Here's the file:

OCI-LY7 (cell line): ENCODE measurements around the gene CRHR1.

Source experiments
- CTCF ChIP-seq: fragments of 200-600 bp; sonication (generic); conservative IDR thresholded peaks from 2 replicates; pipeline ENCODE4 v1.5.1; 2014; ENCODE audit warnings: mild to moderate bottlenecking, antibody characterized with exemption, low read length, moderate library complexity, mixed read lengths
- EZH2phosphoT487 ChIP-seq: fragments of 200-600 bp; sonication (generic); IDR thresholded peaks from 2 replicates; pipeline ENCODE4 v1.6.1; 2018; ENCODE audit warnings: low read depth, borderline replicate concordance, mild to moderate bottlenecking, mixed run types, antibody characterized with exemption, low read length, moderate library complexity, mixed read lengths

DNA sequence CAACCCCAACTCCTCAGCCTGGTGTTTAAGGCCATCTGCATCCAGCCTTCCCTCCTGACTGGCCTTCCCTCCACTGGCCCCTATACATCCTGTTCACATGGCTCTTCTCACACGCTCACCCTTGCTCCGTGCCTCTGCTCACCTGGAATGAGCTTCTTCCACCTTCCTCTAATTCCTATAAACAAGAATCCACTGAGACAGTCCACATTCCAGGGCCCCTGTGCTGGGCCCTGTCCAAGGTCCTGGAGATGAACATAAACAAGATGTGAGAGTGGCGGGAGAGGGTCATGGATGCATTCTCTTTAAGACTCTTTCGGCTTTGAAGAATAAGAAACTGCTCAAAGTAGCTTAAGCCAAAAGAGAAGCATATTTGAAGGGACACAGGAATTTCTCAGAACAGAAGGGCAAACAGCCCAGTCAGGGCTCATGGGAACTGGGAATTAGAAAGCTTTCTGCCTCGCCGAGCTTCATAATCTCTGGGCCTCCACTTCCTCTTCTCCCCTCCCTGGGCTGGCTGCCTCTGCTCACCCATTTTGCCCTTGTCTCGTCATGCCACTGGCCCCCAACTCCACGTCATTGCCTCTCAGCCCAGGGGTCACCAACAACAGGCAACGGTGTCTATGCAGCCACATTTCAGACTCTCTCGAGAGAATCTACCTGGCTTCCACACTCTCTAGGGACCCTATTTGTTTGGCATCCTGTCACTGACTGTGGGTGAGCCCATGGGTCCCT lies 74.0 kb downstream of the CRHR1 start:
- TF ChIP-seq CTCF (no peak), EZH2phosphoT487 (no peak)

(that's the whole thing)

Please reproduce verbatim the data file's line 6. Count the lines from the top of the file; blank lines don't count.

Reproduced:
- TF ChIP-seq CTCF (no peak), EZH2phosphoT487 (no peak)